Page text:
Stress and Trauma Risk Factors for Alzheimer’s


Summary: Researchers linked midlife stress and childhood trauma to an increased risk of Alzheimer’s disease and neuroinflammation. Analyzing 1,290 volunteers, researchers found that stressful life events, especially during midlife, correlate with higher levels of β-amyloid protein, crucial in Alzheimer’s development, and that childhood stress is associated with later life neuroinflammation.

Interestingly, the study also uncovered sex-specific effects, with stress leading to amyloid protein accumulation in men and brain atrophy in women. These findings suggest stress’s profound and potentially varied impact on brain health, emphasizing the need for further investigation into its role in neurodegenerative diseases.

Key Facts:

  1. Stressful life events during midlife and childhood are significantly linked to an increased risk of Alzheimer’s disease and neuroinflammation, respectively.
  2. The study highlights sex differences in stress’s impact, with men showing higher amyloid buildup and women experiencing greater brain atrophy as a result of stress.
  3. Individuals with a history of psychiatric disease may be more vulnerable to the adverse effects of stress on brain health, showing higher levels of Alzheimer’s-related proteins and neuroinflammation.


Stressful experiences in midlife or during childhood may be associated with a higher risk of developing Alzheimer’s disease and neuroinflammation, respectively.

This is one of the conclusions of a study published in Annals of Neurology and led by the Barcelona Institute for Global Health (ISGlobal), a centre supported by the “la Caixa” Foundation, in collaboration with the Barcelonaβeta Brain Research Center (BBRC), research centre of the Pasqual Maragall Foundation.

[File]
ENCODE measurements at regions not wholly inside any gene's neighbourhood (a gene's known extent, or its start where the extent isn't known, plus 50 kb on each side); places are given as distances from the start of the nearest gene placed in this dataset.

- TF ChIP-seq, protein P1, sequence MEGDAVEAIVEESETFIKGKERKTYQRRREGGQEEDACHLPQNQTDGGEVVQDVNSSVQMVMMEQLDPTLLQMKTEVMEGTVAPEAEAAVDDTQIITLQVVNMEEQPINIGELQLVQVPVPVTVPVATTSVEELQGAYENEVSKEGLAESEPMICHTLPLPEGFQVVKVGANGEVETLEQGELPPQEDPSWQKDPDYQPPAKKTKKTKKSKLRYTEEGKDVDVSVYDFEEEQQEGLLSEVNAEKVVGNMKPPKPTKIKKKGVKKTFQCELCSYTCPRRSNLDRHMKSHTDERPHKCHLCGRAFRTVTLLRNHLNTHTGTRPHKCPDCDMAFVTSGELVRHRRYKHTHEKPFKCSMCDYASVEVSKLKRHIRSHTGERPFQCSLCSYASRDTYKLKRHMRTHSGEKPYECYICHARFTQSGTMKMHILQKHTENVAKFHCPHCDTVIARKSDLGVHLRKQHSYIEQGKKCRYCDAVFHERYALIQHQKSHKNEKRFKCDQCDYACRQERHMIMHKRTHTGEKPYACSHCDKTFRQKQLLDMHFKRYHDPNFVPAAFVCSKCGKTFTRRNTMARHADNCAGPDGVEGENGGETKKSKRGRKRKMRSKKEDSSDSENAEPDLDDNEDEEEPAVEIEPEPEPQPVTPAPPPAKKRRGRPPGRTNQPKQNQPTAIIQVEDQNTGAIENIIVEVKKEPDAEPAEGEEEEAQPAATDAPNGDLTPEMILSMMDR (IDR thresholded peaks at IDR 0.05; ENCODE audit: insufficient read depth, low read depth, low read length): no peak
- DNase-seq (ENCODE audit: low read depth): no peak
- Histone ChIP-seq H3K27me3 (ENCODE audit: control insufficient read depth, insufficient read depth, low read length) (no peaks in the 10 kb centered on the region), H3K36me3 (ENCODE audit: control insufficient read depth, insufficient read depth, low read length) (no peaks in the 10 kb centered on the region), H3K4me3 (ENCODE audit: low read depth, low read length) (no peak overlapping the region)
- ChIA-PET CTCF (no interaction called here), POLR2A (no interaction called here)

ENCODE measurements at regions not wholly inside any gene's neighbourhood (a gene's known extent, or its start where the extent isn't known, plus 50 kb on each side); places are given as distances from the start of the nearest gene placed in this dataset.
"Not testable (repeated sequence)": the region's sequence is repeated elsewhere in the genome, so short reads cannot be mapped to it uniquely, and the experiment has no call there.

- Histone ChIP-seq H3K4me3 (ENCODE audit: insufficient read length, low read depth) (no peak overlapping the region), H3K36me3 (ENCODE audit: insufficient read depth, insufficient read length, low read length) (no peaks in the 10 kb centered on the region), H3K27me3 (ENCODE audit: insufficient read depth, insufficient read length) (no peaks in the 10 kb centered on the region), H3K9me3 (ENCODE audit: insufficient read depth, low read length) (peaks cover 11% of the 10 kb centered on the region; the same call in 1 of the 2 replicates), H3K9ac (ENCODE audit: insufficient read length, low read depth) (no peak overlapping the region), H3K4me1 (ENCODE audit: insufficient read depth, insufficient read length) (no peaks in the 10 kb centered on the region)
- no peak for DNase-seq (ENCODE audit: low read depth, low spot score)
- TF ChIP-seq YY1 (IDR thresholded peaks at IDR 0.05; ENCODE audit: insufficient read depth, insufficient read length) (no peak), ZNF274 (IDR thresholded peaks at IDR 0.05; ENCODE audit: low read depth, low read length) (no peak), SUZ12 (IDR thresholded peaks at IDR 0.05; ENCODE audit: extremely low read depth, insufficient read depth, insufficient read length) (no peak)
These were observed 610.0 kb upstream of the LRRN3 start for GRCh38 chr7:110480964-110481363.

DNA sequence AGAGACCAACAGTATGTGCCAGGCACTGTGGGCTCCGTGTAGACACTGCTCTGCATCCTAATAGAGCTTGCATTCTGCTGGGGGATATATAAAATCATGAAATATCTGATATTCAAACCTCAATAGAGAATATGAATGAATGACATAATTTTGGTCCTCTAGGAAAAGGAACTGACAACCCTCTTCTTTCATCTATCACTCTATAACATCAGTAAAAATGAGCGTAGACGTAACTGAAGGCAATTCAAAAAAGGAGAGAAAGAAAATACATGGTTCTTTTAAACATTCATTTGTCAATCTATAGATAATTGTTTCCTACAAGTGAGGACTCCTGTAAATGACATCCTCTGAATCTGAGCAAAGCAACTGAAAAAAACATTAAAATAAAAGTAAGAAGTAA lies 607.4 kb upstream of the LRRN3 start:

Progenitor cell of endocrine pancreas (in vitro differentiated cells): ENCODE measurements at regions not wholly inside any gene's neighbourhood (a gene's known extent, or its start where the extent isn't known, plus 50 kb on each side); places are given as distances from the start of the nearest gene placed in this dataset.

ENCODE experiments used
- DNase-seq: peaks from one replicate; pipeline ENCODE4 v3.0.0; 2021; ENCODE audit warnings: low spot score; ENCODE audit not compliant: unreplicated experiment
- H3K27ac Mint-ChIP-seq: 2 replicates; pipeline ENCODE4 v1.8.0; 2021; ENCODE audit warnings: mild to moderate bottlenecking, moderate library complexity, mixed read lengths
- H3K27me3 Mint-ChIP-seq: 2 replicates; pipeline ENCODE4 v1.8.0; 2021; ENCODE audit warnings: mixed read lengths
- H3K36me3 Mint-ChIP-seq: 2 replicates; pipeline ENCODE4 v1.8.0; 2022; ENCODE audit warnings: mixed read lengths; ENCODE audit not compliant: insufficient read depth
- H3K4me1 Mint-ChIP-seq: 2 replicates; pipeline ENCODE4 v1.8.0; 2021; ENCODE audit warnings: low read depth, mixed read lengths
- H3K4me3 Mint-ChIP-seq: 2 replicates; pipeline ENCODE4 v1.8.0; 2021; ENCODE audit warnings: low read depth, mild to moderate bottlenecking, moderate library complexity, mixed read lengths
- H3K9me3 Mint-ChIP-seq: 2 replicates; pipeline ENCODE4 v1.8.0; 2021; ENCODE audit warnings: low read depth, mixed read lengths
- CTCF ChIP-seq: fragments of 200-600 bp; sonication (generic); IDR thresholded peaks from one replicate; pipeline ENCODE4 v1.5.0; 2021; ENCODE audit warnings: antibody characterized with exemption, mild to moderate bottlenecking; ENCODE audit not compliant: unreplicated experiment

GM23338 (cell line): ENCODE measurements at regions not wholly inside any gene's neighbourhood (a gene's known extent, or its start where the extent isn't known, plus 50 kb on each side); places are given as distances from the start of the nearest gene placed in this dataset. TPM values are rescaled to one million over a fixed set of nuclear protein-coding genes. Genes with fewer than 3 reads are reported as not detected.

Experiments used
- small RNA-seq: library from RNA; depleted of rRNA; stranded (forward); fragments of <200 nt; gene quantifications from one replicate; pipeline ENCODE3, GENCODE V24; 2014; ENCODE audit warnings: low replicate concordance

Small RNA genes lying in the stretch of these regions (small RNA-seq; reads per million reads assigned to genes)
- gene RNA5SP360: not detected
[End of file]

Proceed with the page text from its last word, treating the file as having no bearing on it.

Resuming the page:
Stressful Life Events are those in which objective external threats activate behavioural and psychological responses on us, for example, death of a loved one, unemployment or illness. Mounting evidence suggests that stress could be associated with an increased risk of dementia and cognitive decline.

The purpose of this research was to assess whether the accumulation of stressful life events throughout life could influence the development of Alzheimer’s-related pathologies in older ages.

To do so, the research team counted on 1,290 volunteers from the ALFA cohort in Barcelona, also supported by the ”la Caixa” Foundation, all of them cognitively unimpaired at the time of the study, but with a direct family history of Alzheimer’s disease.

Participants went through interviews to assess the number of Stressful Life Events. Lumbar punctures and magnetic resonance imaging (MRI) were performed to test different biomarkers related to Alzheimer’s disease.

Midlife as a vulnerable period

The statistical analyses revealed that the accumulation of stressful events during midlife was associated with higher levels of β-amyloid (Aβ) protein, a key player in the development of Alzheimer’s disease.

“We know midlife is a period when Alzheimer’s disease pathologies start to build up. It is possible that these years represent a vulnerable period where experiencing psychological stress may have a long-lasting impact on brain health”, says Eleni Palpatzis, ISGlobal researcher and first author of the study.

Childhood stress and neuroinflammation

The research team also found that higher levels of stressful experiences in childhood were associated with higher risk of developing neuroinflammation in older ages.

Inflammation has been recognized as a key molecular response in neurodegenerative diseases and these results are in line with emerging evidence suggesting childhood trauma to be linked with increased adulthood inflammation.